Think back to the effect that the Big East had when it was first formed.  That conference took schools in all the big northeast markets (DC, Philly, NYC, Providence, Boston) and created a basketball conference.  These were markets already well served by the NBA.  However, there was a "sum more than the whole of its parts" effect to the Big East.  In its heyday, it rivaled all the older, established conferences.

The "new" Metro would do the same.  These are all football hungry markets.  USF is a great example.  Tampa already has the Bucs.  They also have established allegiances to Florida and FSU.  However, USF is still thriving in Tampa even though its football team is barely a decade old.

The Metro was and would again become a very strong basketball conference.  Memphis and Louisville are perennial winners.  Houston has been strong in the past as has UTEP and Tulane.  The others will get better quickly.

The Big East just isn't that big of a help to Louisville, Cincinnati, or USF.  They alone bring much of the football appeal.  The basketball is almost too good and too deep.  Having a 16 team conference makes it very hard to be good in both sports.   Will USF ever compete in basketball with the rest of the Big East powers?  Nope.  Can they in the Metro?  Yes!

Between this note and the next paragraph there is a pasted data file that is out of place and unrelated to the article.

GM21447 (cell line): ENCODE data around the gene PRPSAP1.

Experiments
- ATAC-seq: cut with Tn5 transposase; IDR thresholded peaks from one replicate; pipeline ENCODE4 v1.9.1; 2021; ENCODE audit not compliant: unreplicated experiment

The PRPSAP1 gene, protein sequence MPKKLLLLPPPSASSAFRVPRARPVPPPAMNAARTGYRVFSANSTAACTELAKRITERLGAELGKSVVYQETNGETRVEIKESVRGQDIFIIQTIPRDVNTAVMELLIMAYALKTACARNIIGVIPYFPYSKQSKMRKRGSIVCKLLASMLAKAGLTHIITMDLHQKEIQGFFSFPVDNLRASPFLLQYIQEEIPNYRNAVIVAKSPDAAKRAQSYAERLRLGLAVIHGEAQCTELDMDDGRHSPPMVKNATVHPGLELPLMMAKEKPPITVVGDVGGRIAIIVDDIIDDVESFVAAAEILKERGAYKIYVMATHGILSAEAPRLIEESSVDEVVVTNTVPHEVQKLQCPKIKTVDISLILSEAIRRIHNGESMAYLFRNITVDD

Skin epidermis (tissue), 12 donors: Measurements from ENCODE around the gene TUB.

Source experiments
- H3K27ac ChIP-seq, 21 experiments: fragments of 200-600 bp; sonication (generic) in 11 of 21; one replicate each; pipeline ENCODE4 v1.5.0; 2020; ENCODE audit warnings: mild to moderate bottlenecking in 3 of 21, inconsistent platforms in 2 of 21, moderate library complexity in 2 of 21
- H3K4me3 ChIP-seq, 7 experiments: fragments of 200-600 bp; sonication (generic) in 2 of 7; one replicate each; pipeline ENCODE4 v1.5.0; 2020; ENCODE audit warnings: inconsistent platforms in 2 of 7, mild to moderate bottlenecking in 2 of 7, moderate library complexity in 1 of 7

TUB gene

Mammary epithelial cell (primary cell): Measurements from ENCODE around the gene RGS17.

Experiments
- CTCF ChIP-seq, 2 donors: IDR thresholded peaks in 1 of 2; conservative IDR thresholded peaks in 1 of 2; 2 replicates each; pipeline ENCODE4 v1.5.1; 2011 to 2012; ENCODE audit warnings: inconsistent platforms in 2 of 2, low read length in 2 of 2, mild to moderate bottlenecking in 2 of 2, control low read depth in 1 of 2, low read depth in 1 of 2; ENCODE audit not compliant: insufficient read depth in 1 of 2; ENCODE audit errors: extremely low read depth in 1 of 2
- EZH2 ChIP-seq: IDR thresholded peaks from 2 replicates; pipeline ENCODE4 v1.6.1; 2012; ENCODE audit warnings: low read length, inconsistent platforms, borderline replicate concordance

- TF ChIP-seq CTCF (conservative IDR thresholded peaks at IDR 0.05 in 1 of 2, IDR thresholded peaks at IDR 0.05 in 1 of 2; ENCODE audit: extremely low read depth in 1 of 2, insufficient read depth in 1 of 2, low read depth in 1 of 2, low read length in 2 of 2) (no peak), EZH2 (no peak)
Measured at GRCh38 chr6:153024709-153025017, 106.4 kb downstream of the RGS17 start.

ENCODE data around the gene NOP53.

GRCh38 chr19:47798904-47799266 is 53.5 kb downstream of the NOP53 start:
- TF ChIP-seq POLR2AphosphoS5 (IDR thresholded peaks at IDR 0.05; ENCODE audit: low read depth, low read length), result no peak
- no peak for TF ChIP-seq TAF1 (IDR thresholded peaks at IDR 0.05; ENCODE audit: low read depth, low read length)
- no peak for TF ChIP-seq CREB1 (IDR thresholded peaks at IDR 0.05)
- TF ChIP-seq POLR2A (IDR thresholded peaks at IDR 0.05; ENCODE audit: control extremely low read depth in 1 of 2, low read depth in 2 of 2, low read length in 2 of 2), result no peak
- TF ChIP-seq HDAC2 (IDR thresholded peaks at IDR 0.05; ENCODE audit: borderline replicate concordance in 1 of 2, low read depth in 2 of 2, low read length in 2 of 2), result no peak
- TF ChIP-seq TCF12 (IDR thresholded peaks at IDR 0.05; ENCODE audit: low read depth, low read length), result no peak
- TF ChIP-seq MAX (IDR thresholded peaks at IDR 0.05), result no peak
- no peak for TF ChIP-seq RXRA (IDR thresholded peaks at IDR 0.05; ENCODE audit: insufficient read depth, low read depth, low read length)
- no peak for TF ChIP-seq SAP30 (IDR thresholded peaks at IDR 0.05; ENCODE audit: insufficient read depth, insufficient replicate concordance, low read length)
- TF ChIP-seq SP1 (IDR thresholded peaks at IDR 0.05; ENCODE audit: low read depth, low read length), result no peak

This conference is just starting to spread its wing.  As we've mentioned, there is serious passion for college football in the Footprint.  This led several smaller schools to ramp up to Division I.  The Sun Belt has cobbled them all together in one neat package.  TF wants to make it a little neater.

The Sun Belt has all kind of possibilities.  It should be the South's verson of the Mountain West or the WAC.  Those conferences always play wide open football and put and occasional scare into some of the big boys.  The Sun Belt is almost there right now, and TF has found a couple of ex-Conference USA teams to help the cause.

Sun Belt
Arkansas State Arkansas State
Florida Atlantic    Florida Atlantic   
Florida International Florida International
Louisiana-Lafayette Louisiana-Lafayette
Louisiana-Monroe  Louisiana-Monroe 
Middle Tennessee  Middle Tennessee 
North Texas North Texas
Troy  Troy 
  (basketball only) Western Kentucky 
 Western Kentucky East Carolina 
Denver Southern Miss 
 New Orleans (basketball only)
 South Alabama  New Orleans
 UALR  South Alabama



The Sun Belt gets two nice additions from Conference USA.  Southern Miss and East Carolina are solid football schools.  However, they don't fit with the new urban feel of Conference USA.  They are much better hear in the Sun Belt.  The Sun Belt is now like a mini SEC or ACC playing in small market in the rural South.  Now, all they need is one more team to have 12 for a conference title game.


Denver?  How they ever were in this conference is a mystery.  Time to go back west of the Rockies.


Sure, we know this won't happen.  There are too many college presidents involved.  No one thinks big picture.  That's how messes like the current Big East get created. 

For now, we can watch the wonder of SEC football.  A conference that has loads of meaning packed into every game, no matter how small it may seem.  Other conferences need to look at the big dog and take note. 

The conference value lies in the rivalries.  The rivalries come from geography.  Until the geography mess is cleared up, it just won't seem right.